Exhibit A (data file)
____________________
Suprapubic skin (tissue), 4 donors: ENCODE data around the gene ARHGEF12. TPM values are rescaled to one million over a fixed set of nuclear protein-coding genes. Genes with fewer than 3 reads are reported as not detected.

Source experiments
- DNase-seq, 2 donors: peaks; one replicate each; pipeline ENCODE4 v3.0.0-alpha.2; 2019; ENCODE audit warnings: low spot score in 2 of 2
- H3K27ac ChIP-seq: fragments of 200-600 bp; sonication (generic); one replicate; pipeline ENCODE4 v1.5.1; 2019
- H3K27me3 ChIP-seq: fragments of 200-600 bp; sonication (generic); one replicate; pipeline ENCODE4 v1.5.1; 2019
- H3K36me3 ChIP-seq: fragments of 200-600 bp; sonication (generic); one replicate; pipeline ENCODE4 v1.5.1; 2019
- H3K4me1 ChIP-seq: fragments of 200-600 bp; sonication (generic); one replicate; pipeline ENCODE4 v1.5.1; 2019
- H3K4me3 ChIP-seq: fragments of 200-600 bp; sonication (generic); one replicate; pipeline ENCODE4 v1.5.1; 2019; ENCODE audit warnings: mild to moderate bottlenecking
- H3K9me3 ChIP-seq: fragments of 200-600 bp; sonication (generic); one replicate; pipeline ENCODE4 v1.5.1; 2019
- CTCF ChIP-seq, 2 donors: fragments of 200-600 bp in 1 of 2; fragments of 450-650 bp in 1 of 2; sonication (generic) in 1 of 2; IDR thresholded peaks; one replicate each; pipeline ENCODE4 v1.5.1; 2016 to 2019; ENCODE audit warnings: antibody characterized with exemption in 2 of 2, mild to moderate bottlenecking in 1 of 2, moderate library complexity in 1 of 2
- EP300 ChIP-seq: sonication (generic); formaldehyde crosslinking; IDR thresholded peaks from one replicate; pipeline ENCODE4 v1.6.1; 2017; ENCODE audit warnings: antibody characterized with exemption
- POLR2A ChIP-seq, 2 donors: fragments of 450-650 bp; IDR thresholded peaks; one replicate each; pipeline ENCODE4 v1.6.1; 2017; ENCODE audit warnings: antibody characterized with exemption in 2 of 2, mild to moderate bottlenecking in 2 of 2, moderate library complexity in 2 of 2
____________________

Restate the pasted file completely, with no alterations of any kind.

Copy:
Suprapubic skin (tissue), 4 donors: ENCODE data around the gene ARHGEF12. TPM values are rescaled to one million over a fixed set of nuclear protein-coding genes. Genes with fewer than 3 reads are reported as not detected.

Source experiments
- DNase-seq, 2 donors: peaks; one replicate each; pipeline ENCODE4 v3.0.0-alpha.2; 2019; ENCODE audit warnings: low spot score in 2 of 2
- H3K27ac ChIP-seq: fragments of 200-600 bp; sonication (generic); one replicate; pipeline ENCODE4 v1.5.1; 2019
- H3K27me3 ChIP-seq: fragments of 200-600 bp; sonication (generic); one replicate; pipeline ENCODE4 v1.5.1; 2019
- H3K36me3 ChIP-seq: fragments of 200-600 bp; sonication (generic); one replicate; pipeline ENCODE4 v1.5.1; 2019
- H3K4me1 ChIP-seq: fragments of 200-600 bp; sonication (generic); one replicate; pipeline ENCODE4 v1.5.1; 2019
- H3K4me3 ChIP-seq: fragments of 200-600 bp; sonication (generic); one replicate; pipeline ENCODE4 v1.5.1; 2019; ENCODE audit warnings: mild to moderate bottlenecking
- H3K9me3 ChIP-seq: fragments of 200-600 bp; sonication (generic); one replicate; pipeline ENCODE4 v1.5.1; 2019
- CTCF ChIP-seq, 2 donors: fragments of 200-600 bp in 1 of 2; fragments of 450-650 bp in 1 of 2; sonication (generic) in 1 of 2; IDR thresholded peaks; one replicate each; pipeline ENCODE4 v1.5.1; 2016 to 2019; ENCODE audit warnings: antibody characterized with exemption in 2 of 2, mild to moderate bottlenecking in 1 of 2, moderate library complexity in 1 of 2
- EP300 ChIP-seq: sonication (generic); formaldehyde crosslinking; IDR thresholded peaks from one replicate; pipeline ENCODE4 v1.6.1; 2017; ENCODE audit warnings: antibody characterized with exemption
- POLR2A ChIP-seq, 2 donors: fragments of 450-650 bp; IDR thresholded peaks; one replicate each; pipeline ENCODE4 v1.6.1; 2017; ENCODE audit warnings: antibody characterized with exemption in 2 of 2, mild to moderate bottlenecking in 2 of 2, moderate library complexity in 2 of 2